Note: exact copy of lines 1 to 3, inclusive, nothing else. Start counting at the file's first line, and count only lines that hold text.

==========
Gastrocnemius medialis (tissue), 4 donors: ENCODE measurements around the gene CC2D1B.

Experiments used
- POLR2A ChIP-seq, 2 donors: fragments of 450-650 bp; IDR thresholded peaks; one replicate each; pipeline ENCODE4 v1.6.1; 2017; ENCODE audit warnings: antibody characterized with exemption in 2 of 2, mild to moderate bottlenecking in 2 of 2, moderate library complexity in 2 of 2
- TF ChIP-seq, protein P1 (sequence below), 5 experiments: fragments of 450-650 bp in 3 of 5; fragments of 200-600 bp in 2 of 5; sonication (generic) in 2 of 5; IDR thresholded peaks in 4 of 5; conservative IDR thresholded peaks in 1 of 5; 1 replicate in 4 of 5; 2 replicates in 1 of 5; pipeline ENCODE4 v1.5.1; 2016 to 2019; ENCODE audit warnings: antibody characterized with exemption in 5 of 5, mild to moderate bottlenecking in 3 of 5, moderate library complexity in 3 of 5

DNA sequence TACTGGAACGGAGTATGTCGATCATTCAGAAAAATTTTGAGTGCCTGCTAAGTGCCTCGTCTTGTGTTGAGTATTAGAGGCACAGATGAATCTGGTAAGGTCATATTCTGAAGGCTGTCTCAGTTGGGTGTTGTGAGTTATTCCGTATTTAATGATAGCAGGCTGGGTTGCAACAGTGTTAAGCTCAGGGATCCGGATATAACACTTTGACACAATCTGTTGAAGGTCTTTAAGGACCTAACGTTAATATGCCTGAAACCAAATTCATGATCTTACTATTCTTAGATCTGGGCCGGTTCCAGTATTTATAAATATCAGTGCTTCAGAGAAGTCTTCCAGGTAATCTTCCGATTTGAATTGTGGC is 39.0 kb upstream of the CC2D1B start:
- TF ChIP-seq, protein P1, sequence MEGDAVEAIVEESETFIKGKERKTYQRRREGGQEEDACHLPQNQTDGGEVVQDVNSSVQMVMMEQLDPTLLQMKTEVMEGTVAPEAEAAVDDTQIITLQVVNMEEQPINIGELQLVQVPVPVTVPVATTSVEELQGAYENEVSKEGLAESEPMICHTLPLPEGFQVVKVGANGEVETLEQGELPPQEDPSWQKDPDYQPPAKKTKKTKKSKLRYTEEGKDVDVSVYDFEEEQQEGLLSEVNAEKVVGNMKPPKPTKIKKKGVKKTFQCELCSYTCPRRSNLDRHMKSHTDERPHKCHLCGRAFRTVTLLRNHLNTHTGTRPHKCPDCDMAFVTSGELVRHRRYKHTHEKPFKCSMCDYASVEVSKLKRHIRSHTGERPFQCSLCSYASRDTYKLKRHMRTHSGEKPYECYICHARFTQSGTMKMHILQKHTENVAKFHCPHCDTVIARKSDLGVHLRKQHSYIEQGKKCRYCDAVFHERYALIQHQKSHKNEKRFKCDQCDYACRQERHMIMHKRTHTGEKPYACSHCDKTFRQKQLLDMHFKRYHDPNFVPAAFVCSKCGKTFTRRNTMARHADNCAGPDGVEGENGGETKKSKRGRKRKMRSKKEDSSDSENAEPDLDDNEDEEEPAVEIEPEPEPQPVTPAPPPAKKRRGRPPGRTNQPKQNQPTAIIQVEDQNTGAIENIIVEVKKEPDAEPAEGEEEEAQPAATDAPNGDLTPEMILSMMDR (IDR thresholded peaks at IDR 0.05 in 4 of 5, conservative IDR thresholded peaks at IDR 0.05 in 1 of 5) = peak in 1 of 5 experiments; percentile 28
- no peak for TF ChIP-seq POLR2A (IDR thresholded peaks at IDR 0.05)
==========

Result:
Gastrocnemius medialis (tissue), 4 donors: ENCODE measurements around the gene CC2D1B.

Experiments used
- POLR2A ChIP-seq, 2 donors: fragments of 450-650 bp; IDR thresholded peaks; one replicate each; pipeline ENCODE4 v1.6.1; 2017; ENCODE audit warnings: antibody characterized with exemption in 2 of 2, mild to moderate bottlenecking in 2 of 2, moderate library complexity in 2 of 2